POSTED ON SEPTEMBER 15, 2010:
Choose to Be Unique
The power of choice separates humans from all other creatures
Me: "Yes, I'd like a White Chocolate Mocha. Hot. Non-fat milk and no whipped cream, please. With a light sprinkle of cinnamon. Tall will be fine today. No receipt necessary. Thanks."
Cool girl with bracelet tattoo: "I've got a tall, non-fat, no-whip, White Mocha with cinnamon for Eric ready at the bar."
There's nothing like ordering a chic drink with a little choosing power on the side. Everyday, you and I make hundreds if not thousands of decisions, some big and some smaller. I would argue that the precision with which we as people have the capacity to decide makes us stand out from every other creature on planet Earth. Unfortunately, our capacity to decide is something we too often take for granted.
How important is our ability to choose?
A few years ago, the London Zoo put on what they claimed to be the world's first "Human Zoo" exhibit. For a short time, visitors to the zoo were invited to stop by a rocky-terrain display in which a number of scantily clad adult human beings could be seen behaving like primates. The purpose of the display was to show that human beings are, in effect, equal to every other species that one might view in a natural, or in this case unnatural, habitat.
The zoo claims to have gained more first time visitors during the period of this display than at any other time, and more publicity, too. The extra attention gained by the display in and of itself is a major weakness of their argument that human beings are just like any other species.
But the ultimate contradiction seems to be found in the area of choice. After all, the "Human Zoo" exhibit was certainly the only zoo display where the subjects willfully chose to be there, right? Human beings are different than other primates and other species. That's what made the exhibit so intriguing, and yet so absurd at the same time.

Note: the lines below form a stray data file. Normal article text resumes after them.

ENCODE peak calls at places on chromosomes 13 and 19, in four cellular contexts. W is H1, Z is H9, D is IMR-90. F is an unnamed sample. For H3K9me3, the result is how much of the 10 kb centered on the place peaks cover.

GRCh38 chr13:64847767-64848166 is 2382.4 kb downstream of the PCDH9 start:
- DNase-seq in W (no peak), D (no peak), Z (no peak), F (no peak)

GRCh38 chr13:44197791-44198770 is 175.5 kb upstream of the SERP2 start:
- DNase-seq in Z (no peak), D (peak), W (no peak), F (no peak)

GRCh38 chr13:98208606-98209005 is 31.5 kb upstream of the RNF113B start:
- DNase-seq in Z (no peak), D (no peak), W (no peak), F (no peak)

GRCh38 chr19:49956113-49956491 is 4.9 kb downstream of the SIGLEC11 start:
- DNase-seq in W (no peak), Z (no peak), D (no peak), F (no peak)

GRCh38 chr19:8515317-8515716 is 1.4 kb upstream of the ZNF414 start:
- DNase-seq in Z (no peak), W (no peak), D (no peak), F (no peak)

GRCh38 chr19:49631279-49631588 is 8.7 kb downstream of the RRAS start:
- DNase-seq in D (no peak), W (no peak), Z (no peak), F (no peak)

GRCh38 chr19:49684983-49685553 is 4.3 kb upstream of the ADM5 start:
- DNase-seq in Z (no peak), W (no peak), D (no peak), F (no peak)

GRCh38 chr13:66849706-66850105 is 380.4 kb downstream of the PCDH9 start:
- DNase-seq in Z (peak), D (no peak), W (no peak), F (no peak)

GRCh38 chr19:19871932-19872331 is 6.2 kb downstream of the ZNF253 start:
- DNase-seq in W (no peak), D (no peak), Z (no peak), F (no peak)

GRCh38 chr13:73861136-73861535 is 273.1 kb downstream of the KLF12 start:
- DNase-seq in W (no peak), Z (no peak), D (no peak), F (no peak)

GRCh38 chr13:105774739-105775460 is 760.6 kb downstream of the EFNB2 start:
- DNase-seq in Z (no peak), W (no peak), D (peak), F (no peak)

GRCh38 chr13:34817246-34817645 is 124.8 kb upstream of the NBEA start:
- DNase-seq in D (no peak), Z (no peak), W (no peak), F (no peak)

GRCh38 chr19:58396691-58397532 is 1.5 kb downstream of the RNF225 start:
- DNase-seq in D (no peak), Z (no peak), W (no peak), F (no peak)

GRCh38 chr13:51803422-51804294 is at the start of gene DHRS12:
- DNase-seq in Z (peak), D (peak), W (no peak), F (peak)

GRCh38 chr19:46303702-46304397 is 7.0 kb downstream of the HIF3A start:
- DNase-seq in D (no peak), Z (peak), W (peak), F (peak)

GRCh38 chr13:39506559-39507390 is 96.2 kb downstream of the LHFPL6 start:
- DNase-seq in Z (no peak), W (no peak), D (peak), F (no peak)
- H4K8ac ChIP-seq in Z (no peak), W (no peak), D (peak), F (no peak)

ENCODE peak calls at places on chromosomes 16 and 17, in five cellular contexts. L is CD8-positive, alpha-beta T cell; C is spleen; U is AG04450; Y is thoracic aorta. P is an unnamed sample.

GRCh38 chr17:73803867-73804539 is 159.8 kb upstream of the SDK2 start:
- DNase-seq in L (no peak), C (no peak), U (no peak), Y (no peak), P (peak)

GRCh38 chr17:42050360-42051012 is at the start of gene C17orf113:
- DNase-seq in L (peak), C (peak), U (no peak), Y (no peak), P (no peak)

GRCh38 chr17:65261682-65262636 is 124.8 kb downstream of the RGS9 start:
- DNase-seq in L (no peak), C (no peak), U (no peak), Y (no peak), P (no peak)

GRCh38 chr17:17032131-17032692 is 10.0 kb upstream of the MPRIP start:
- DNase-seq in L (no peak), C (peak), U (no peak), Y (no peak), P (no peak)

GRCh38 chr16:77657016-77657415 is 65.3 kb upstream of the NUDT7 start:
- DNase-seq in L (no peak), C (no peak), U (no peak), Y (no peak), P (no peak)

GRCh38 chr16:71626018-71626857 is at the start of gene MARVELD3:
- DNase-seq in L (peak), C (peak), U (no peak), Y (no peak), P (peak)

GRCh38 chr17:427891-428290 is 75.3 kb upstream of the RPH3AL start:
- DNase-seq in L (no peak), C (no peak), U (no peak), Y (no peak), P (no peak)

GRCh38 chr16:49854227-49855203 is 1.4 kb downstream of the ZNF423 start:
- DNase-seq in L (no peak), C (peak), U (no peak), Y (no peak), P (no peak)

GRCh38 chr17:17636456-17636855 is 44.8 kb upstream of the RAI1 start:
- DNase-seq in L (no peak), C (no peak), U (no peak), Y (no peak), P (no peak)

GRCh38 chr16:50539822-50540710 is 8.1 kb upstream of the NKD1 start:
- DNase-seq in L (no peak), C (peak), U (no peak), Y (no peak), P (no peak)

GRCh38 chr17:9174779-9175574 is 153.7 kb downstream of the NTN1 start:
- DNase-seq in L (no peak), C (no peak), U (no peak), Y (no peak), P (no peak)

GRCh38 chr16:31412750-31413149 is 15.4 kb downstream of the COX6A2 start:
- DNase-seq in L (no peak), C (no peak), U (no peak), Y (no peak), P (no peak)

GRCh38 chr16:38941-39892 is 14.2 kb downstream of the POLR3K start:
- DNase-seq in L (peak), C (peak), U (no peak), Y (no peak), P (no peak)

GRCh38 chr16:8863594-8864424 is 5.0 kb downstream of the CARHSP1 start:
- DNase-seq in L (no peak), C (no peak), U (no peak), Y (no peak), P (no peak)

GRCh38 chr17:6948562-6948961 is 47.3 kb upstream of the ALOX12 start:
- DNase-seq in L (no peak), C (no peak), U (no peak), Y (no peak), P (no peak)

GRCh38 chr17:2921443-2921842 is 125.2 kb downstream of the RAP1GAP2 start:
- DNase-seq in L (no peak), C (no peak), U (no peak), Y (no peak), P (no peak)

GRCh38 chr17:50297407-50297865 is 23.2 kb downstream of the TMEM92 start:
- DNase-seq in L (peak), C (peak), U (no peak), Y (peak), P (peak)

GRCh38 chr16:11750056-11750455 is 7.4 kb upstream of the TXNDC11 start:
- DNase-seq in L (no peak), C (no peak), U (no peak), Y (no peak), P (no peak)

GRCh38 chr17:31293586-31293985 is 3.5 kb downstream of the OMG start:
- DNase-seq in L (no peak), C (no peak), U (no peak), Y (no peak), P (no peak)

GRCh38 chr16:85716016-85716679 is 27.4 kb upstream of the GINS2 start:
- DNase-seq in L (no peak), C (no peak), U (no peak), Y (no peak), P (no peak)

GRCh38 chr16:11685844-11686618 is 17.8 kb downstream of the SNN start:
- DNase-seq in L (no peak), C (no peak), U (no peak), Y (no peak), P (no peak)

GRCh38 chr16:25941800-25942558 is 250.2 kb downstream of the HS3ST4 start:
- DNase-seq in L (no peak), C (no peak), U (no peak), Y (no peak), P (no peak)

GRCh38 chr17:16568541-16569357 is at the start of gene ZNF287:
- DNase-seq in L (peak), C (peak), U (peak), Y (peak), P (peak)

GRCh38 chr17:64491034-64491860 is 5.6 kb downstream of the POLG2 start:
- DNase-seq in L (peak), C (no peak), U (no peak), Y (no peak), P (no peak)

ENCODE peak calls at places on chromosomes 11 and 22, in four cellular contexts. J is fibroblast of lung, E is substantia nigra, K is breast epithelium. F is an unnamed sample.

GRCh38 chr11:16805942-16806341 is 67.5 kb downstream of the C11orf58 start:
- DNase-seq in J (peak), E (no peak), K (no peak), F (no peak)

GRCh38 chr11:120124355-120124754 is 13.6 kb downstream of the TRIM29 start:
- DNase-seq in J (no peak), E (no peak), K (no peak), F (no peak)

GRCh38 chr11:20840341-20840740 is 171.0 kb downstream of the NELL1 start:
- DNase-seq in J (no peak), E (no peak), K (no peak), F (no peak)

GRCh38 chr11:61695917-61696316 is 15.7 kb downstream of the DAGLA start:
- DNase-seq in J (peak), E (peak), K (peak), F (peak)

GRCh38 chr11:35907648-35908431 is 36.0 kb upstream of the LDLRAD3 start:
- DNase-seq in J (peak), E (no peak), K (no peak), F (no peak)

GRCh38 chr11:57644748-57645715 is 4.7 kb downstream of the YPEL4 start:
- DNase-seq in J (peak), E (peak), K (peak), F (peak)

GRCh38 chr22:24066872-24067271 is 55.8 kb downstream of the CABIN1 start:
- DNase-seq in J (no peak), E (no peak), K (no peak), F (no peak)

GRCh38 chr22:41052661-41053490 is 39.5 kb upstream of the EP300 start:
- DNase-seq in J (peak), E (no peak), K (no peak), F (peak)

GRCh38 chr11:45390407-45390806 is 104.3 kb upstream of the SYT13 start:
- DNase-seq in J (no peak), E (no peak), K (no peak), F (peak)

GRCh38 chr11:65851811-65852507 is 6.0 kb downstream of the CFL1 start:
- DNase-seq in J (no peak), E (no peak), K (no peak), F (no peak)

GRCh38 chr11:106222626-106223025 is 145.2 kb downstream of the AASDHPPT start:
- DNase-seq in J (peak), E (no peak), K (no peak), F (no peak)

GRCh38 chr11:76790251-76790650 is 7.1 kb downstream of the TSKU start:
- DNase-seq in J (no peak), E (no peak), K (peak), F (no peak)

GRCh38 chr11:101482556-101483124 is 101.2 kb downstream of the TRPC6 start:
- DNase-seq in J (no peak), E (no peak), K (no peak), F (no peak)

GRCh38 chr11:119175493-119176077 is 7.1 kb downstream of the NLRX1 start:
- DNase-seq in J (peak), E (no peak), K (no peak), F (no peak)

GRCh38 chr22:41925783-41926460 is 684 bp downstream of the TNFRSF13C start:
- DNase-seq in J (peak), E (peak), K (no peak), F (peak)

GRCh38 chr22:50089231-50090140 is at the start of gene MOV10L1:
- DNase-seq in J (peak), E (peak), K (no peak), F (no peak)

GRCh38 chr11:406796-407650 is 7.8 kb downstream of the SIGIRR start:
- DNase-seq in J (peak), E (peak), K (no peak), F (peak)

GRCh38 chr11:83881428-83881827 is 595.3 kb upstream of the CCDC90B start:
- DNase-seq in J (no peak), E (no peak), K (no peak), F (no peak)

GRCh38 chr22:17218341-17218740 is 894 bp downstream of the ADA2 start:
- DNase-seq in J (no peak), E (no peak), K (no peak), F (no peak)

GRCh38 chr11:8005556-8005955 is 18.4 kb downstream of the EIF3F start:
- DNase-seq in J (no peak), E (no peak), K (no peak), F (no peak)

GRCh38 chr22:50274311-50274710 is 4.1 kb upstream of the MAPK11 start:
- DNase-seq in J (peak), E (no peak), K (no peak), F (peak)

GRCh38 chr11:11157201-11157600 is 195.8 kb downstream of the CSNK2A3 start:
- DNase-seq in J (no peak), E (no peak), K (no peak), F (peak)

Now, your typical existentialist would agree with me on this. In fact, he or she might argue that it is in fact the power to choose that makes human beings truly human and different than any other creature.
But being human goes far beyond the existentialist argument for choice and experience. It is not just the act of being a human that makes our species different. Our uniqueness is the direct result of a choice by our Creator, who chose human beings to be the species that most resembles Him. We are made in the Imago Dei, the "image of God."
So you could say it like this: God chose to give human beings the power to choose so that some of us might choose to follow Him; and in doing so, we might choose to make the choices that He would make. How's that for redundancy? And yet, I'm convinced it is true.
Think about it, though, from God's perspective. Of all that He created and all that has developed from His creation, human beings are the only creatures capable of choosing to follow Him. What could possibly make us more important to Him than that?
Choices make us human. Choices matter. And no publicity specialist from the London Zoo, or any other zoo for that matter, can convince me that human beings aren't extraordinary.
Just in case you were wondering, I intentionally avoided addressing any theological arguments concerning free will in this discussion. That discussion can be saved for another time when I choose to be absent. Jesus did, however, clearly acknowledge the existence of choices, and a great deal of his teaching was intended to help us make better decisions.
Among the instructions that Jesus gave concerning choices, the most important one was meant to garner a response:
Above any other decision I have made in my life, the choice to follow Jesus and the way of Jesus has been the most significant. There is no one more worthy of being followed. Not even a close second, in my opinion.
Our ability to choose doesn't just make us human, it makes us eternal.
Eric Costanzo is Minister of Community Ministries and a teaching pastor at First Baptist Church in downtown Tulsa.
URL for this story: http://www.urbantulsa.comhttp://www.urbantulsa.com/gyrobase/Content?oid=oid%3A32288